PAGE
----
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Dirty Little Devices

Posted by Chris Richie on Jun 2, 2015 2:05:00 PM

In Infection Control

dirty_phoneAs I was sipping my morning coffee I scrolled through one our social media feeds and glanced at the headline, “Single-serve coffee makers can contain 4.6 million colonies of bacteria and mold.” Yeah, not the first thing you want to read when you’re getting your morning fix. Luckily I was sipping a cup of Dunks — and I’m not about to level any accusations at the mother’s milk of the Bay State.

Down in the dirt

The article was from a local CBS affiliate in Pittsburg. I feel like we get these gross-out germ pieces cycling every so often in the news. I’m not talking about the outbreak ones, like we saw with the recent Ebola scare, but the see what’s lurking on your cellphone, live at ten! kind.

Let’s face it—we don’t need a shocking expose to tell us that electronic consumer devices are dirty little buggers. I know a particular five-year-old that clings to an iPad mini, night and day, as if his life depended on watching another Minecraft video. I could buy more than a few Apple products if I had a dollar for every time I saw him sneeze on that screen. In fact there’s a hazy film that perpetually betrays cleaning, that looks like little fingers smeared Vaseline across the device’s surface. I’m getting a chill just thinking about it.

I guess there’s only so much you can get worked up about it in the kid department. I mean there’s research out there suggesting germ contact is a good thing—that it builds up the immune system. Some go as far to suggest not having a dishwasher helps to strengthen immune systems. I remember playing on a few rag-tag sports teams straight out of Bad News Bears and if you ever banged your knee, coach just told you to rub some dirt on it.

Cleaning up our act

Eventually though we all have to clean up our act, and if you work in healthcare, sterilization of rooms, surfaces and equipment is paramount. Which brings up an interesting dilemma when it comes to mobile devices; there are more of them than ever before, and those suckers get dirty.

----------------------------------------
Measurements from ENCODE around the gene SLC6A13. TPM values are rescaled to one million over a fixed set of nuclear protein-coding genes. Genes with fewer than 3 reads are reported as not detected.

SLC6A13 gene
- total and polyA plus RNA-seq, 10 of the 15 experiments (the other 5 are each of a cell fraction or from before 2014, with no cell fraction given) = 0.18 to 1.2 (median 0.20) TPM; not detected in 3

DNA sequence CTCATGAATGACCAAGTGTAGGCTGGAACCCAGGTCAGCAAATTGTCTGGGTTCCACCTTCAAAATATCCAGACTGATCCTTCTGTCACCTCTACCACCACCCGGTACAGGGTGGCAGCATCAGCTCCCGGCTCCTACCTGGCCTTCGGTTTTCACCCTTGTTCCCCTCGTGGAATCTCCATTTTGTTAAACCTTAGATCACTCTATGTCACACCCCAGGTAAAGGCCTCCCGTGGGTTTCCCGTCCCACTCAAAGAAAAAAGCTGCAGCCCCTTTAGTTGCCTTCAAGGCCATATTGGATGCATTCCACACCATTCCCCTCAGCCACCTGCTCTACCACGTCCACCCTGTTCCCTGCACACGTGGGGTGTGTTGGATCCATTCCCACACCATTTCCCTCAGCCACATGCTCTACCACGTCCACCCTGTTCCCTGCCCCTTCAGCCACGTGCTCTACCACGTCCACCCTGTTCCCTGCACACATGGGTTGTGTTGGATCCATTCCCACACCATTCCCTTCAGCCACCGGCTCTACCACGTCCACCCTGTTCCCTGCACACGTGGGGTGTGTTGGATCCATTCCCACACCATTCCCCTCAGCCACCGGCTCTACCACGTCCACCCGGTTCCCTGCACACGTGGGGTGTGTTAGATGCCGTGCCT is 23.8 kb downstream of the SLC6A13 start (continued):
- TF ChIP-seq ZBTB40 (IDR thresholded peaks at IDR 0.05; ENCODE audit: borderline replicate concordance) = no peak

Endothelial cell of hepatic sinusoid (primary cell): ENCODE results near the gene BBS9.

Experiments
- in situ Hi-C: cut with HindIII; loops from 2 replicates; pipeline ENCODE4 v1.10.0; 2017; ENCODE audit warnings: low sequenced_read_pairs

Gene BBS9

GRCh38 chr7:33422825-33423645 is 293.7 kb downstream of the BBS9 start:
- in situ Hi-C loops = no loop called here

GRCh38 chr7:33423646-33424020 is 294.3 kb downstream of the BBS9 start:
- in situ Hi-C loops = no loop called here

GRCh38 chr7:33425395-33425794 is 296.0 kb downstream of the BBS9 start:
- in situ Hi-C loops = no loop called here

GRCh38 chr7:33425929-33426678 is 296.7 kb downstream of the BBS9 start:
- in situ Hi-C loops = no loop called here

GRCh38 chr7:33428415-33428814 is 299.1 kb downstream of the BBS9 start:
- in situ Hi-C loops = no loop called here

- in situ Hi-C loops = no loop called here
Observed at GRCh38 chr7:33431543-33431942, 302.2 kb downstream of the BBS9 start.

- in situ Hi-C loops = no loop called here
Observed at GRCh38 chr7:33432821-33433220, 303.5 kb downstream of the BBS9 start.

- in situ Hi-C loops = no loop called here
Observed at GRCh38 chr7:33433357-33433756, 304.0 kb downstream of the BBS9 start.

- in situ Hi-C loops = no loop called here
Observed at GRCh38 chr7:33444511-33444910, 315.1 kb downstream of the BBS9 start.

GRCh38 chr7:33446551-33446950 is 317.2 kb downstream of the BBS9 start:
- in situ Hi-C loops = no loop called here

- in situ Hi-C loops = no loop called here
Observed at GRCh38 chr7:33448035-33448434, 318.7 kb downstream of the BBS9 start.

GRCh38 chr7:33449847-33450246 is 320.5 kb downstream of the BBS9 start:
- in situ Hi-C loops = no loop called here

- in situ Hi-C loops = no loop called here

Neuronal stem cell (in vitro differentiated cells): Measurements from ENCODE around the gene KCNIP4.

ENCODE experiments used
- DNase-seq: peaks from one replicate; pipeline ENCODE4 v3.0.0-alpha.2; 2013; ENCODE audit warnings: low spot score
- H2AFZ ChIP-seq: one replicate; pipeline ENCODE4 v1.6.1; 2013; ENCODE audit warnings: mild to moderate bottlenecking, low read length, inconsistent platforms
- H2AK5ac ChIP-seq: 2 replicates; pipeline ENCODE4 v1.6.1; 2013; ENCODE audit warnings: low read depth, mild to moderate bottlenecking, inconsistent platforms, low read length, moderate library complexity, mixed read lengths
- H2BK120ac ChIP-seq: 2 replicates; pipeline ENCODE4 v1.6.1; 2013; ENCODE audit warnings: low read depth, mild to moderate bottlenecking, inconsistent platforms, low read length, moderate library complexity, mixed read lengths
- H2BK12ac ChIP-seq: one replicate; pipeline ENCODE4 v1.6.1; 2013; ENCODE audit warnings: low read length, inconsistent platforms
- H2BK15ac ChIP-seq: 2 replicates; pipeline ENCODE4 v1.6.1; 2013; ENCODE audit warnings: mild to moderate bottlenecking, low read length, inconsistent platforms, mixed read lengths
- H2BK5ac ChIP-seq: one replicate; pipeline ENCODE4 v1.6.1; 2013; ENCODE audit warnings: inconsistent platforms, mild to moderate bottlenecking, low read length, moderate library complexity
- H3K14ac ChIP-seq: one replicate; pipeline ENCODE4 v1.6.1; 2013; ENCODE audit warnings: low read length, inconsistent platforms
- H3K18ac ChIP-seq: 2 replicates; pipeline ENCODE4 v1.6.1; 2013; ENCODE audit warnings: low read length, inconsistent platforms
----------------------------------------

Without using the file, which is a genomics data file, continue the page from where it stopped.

Mobile devices used in healthcare settings are some of the highest-touch surfaces in the hospital. A recent study of 200 devices of hospital staff, found that the rate of bacterial contamination of mobile phones is 94.5%. The isolated microorganisms from mobile phones and hands were similar. Some of them are known to cause nosocomial infections. The study found that 49.0% of phones grew one bacterial species, 34.0% two different species, 11.5% three or more different species and no bacterial growth were identified in 5.5% of phones.Nobody likes hearing that news, because we love our phones, and especially because there are so many great new advances coming out of healthcare mobile tech.

For the improvement of patient outcomes, cleaning mobile device surfaces is vital. Each year, infections originating from a patient’s hospital stay are estimated to be between 1.7 - 2 million. Nosocomial infections are so rampant that one doctor famously requested handshakes be eliminated from his hospital altogether.

So we have all this new exciting technology in the palm of our dirty hand. After a few glops of hand sanitizer for us, all those mobile devices need some sterilizing in order to safely function, germ-free in the hospital. I guess it’s on us at the office to wash out those Keurigs on frequent basis, but when it comes to Hospitals, there’s a company called ReadyDock that’s making sure the future of tomorrow is cleaner than today. According to the company, their product ReadyDock:UV, is the world’s first and only chemical-free disinfection multi-bay docking station. The company’s demo video shows the operation is about as easy as a microwave. You can store and lock your device in the dock for charging and safe keeping, or pop it in for a quick dose of sterilizing UV rays, which takes less than a minute.

Proliferation of mobile devices and the trend toward BYOD (bring your own device) in hospitals have the potential to create big infection control issues. Dirty mobile devices, if not cleaned regularly, even have the potential to negate hand-washing initiatives, as face and fingers touch dirty screens. Solutions like ReadyDock's take a big step forward in addressing this.

Now that I think about it, I wonder if ReadyDock can handle that five-year-old’s iPad. I see a huge market in the kindergarten department after they've helped clean hospitals.    


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